[Haskell-cafe] Re: To yi or not to yi, is this really the question? A plea for a cooperative, ubiquitous, distributed integrated development system.

Tom Schrijvers Tom.Schrijvers at cs.kuleuven.be
Thu Jun 21 03:59:42 EDT 2007

On Thu, 21 Jun 2007, Pasqualino 'Titto' Assini wrote:

> Thanks for the explanation.
> But, doesn't this simply mean that the correct signature would be:
> serialize :: (Int -> Int) -> IO String
> to take in account the fact that serialise really use  'external' information
> that is not in the domain of pure Haskell functions?

I'm afraid not. The beauty of the IO monad is that it permits
equational reasoning over I/O operations. E.g. because of the definition

 	print = putStrLn . show

the compiler can freely inline calls to print. Although there's I/O 
involved, equational reasoning is still valid: the inlined call will 
behave in the same way as the original code. Hence, the compiler does not 
have to be aware of IO and treat it in a different way.

Your serialize function does not have that property. You don't want its 
argument to be inlined or otherwise replaced with an equivalent 


> Having "serialize" in the IO monad would do no harm as usually one serialise
> precisely to output a value :-)
> So, is it correct to conclude that there is no theoretical reason why Haskell
> cannot have a built-in reification/serialisation facility?
>      titto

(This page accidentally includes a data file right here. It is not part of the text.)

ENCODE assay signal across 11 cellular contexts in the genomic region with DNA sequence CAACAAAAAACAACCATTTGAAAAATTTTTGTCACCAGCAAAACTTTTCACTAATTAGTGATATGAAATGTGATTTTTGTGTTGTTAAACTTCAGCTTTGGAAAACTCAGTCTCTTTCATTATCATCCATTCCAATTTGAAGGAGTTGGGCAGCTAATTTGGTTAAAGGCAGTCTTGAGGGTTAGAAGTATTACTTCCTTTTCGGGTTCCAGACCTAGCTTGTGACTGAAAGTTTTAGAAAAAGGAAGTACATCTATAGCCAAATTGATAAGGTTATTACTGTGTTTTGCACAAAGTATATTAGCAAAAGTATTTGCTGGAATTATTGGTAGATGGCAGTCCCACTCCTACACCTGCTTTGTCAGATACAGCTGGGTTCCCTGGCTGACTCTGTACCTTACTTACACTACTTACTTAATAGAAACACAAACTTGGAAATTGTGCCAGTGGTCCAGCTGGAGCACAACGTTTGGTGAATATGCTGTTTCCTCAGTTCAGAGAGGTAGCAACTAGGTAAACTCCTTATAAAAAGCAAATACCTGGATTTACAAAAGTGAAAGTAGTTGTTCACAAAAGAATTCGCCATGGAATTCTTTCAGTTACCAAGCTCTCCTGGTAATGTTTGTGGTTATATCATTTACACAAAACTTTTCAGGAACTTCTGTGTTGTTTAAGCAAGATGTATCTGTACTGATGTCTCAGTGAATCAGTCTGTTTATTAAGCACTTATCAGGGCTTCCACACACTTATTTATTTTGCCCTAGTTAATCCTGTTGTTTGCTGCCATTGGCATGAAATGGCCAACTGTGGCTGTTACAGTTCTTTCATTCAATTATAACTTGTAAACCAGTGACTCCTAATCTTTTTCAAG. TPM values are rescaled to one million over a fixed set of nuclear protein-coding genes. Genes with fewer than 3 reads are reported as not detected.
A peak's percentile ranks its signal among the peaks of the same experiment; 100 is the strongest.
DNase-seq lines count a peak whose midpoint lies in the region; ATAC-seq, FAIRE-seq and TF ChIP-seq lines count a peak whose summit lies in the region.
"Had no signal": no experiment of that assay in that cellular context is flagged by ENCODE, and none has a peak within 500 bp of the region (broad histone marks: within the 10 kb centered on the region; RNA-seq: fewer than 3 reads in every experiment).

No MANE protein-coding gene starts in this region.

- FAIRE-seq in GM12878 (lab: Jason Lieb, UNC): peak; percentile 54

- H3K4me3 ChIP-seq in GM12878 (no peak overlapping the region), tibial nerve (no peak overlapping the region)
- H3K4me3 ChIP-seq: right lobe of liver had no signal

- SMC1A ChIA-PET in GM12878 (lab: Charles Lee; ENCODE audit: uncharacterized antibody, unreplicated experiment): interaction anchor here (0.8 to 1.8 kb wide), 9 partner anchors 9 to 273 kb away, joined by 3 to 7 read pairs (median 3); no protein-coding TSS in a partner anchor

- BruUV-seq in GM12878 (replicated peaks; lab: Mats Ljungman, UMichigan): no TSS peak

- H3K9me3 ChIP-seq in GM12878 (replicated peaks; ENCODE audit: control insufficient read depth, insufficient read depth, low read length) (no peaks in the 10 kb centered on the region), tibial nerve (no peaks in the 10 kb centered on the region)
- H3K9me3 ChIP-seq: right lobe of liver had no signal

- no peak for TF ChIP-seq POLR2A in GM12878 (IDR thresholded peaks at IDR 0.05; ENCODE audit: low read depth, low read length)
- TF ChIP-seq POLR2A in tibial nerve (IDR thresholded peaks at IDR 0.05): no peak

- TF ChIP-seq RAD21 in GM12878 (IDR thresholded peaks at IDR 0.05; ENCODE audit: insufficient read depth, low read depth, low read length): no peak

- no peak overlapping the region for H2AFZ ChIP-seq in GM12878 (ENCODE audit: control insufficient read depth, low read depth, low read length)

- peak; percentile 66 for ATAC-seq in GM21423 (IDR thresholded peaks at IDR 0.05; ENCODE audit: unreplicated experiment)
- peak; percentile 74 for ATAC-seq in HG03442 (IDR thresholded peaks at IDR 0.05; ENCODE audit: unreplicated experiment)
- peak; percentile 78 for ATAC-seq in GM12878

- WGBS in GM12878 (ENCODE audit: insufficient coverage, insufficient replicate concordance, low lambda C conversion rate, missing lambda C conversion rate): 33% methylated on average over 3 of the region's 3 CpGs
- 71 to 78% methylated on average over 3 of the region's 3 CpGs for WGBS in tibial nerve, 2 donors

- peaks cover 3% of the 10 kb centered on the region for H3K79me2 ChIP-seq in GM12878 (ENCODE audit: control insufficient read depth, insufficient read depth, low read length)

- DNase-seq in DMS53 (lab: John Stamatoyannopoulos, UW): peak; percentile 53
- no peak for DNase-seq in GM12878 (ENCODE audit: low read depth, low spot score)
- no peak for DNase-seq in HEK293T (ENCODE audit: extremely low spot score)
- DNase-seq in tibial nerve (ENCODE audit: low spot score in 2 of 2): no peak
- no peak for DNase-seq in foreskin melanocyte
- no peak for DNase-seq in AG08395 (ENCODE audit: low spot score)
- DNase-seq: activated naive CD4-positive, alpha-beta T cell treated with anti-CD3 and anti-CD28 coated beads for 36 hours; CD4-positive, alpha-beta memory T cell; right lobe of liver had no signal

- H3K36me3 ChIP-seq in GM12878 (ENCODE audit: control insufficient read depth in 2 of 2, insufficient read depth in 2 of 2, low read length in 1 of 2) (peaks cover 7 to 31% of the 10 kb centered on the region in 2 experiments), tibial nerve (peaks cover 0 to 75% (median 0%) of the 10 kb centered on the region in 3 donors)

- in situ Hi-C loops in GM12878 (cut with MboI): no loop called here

> On Wednesday 20 June 2007 17:05:04 apfelmus wrote:
>> Pasqualino 'Titto' Assini wrote:
>>> Is there any fundamental reasons why Haskell functions/closures cannot be
>>> serialised?
>>> I believe that this is precisely what the distributed version of GHC used
>>> to do.
>>> Most languages, even Java, have a reflection capability to dynamically
>>> inspect an object. It is surprising that Haskell doesn't offer it.
>> Inspecting functions is not referentially transparent. In Haskell,
>> function equality is extensional, i.e. two functions are equal when
>> their results are equal on all arguments. Intensional equality would
>> mean that functions are equal when they have the same representation. If
>> you allow a function
>>  serialize :: (Int -> Int) -> String
>> that can give different results on intensionally different functions,
>> you may not expect equations like
>>  f (*3) == f (\n -> n+n+n)
>> to hold anymore (because f might inspect its argument). Also, having
>> "serialize" somehow check whether intensionally different arguments are
>> extensionally the same and should have a unique serialization is no
>> option because this problem is undecidable.
>> Regards,
>> apfelmus
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Tom Schrijvers

Department of Computer Science
K.U. Leuven
Celestijnenlaan 200A
B-3001 Heverlee

tel: +32 16 327544
e-mail: tom.schrijvers at cs.kuleuven.be

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